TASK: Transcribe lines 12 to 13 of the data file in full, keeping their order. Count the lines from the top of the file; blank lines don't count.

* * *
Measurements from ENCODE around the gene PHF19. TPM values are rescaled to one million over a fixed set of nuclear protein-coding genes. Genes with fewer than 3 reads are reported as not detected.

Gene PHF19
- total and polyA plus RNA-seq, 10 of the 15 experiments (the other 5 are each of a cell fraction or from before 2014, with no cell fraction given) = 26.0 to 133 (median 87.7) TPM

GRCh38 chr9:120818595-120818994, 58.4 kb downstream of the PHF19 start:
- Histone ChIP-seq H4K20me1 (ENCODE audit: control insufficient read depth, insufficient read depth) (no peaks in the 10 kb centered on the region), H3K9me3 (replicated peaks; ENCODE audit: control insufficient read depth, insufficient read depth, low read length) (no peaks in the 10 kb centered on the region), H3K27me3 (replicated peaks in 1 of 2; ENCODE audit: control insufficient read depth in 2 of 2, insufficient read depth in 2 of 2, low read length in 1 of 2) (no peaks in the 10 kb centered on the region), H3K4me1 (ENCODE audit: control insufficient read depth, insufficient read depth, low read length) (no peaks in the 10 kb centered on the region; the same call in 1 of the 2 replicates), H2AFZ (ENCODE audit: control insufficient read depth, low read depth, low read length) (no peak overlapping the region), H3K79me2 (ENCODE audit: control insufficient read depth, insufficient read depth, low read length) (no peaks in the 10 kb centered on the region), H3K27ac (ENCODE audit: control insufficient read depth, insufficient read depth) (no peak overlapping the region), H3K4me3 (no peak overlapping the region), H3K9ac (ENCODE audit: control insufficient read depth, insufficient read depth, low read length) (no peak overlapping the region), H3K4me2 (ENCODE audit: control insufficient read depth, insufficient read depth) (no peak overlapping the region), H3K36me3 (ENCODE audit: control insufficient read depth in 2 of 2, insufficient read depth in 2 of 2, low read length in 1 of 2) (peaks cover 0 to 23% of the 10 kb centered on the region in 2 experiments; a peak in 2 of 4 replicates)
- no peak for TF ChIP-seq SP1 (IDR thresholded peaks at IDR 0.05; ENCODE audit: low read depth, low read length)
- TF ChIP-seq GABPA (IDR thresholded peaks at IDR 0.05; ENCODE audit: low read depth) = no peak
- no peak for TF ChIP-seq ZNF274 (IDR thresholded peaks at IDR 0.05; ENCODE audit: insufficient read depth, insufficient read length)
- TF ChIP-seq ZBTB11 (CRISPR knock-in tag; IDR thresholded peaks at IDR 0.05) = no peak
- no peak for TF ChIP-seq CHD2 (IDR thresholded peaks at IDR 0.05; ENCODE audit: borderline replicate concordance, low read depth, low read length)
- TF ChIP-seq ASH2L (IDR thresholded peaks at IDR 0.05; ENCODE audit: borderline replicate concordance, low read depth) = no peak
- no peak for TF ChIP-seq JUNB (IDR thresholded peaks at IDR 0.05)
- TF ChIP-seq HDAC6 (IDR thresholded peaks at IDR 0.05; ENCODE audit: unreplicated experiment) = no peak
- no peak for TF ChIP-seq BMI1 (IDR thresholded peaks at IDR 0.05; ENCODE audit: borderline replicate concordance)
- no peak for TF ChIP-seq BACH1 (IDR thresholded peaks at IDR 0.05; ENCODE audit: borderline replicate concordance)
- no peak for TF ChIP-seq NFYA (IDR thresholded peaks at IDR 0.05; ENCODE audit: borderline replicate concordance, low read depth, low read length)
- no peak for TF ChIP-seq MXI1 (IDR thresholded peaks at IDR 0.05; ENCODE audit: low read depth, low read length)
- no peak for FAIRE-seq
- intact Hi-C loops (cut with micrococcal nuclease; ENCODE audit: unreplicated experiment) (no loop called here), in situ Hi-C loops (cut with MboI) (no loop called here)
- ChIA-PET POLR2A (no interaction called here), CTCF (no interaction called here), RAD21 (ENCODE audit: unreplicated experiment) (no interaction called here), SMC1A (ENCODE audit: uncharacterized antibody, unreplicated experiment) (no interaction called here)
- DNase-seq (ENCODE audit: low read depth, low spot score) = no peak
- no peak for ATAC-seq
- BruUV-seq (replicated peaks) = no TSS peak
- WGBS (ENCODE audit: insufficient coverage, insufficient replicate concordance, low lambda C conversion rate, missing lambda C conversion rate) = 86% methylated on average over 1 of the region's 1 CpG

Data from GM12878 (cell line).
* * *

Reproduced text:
- no peak for TF ChIP-seq JUNB (IDR thresholded peaks at IDR 0.05)
- TF ChIP-seq HDAC6 (IDR thresholded peaks at IDR 0.05; ENCODE audit: unreplicated experiment) = no peak